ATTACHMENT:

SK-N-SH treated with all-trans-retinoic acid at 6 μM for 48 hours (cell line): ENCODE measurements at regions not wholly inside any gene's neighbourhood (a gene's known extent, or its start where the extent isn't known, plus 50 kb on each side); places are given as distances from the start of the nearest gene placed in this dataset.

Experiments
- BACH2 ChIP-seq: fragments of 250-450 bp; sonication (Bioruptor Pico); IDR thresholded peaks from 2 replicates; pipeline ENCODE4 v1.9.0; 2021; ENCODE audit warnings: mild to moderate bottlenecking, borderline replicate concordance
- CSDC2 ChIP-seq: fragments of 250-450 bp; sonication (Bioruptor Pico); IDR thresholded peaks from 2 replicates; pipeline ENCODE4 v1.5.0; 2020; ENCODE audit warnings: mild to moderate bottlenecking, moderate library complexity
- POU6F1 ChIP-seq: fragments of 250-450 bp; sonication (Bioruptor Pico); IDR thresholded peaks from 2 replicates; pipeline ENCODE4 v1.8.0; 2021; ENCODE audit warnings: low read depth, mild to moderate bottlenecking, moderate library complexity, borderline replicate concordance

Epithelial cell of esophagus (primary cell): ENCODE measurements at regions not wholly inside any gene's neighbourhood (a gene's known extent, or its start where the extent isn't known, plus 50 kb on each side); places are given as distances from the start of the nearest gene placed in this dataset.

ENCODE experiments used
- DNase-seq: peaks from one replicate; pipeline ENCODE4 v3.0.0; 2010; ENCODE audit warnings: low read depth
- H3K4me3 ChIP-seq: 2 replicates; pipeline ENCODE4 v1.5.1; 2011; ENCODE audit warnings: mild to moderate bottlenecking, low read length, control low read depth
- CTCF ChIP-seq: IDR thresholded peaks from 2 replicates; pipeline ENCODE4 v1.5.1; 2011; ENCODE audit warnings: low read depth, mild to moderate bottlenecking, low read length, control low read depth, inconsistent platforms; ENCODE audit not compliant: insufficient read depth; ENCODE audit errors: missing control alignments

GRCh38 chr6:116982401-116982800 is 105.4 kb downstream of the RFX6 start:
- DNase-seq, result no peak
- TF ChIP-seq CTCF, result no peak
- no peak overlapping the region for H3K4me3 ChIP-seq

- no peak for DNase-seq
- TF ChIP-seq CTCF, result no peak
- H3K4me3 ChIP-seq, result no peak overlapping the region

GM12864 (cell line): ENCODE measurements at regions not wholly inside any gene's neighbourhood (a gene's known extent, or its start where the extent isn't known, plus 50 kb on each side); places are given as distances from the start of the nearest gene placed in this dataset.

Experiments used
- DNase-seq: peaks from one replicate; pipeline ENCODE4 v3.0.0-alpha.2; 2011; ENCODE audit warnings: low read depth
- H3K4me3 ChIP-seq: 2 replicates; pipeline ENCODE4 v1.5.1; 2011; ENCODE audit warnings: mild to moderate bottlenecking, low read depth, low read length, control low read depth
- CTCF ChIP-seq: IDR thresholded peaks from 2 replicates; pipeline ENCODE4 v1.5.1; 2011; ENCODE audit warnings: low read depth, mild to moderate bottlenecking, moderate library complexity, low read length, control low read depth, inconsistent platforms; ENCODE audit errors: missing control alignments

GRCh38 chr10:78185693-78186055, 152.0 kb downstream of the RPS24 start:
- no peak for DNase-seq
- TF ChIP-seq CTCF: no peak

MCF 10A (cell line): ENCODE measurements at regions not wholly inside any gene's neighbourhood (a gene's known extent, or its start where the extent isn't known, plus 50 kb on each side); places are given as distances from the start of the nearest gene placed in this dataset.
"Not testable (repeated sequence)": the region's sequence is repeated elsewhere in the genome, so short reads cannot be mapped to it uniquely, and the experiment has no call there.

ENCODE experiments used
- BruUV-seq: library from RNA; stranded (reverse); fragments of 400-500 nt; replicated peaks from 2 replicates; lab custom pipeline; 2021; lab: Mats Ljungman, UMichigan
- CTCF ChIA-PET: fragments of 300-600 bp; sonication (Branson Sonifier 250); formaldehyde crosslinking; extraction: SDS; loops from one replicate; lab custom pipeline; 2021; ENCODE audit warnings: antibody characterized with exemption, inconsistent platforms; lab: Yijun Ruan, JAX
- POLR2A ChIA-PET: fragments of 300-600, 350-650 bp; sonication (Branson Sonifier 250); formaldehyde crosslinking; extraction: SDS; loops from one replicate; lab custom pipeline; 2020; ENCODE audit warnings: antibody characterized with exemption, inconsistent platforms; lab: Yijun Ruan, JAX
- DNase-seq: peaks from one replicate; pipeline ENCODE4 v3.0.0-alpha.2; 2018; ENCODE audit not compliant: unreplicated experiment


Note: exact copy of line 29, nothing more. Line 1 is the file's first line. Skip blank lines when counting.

- BruUV-seq: library from RNA; stranded (reverse); fragments of 400-500 nt; replicated peaks from 2 replicates; lab custom pipeline; 2021; lab: Mats Ljungman, UMichigan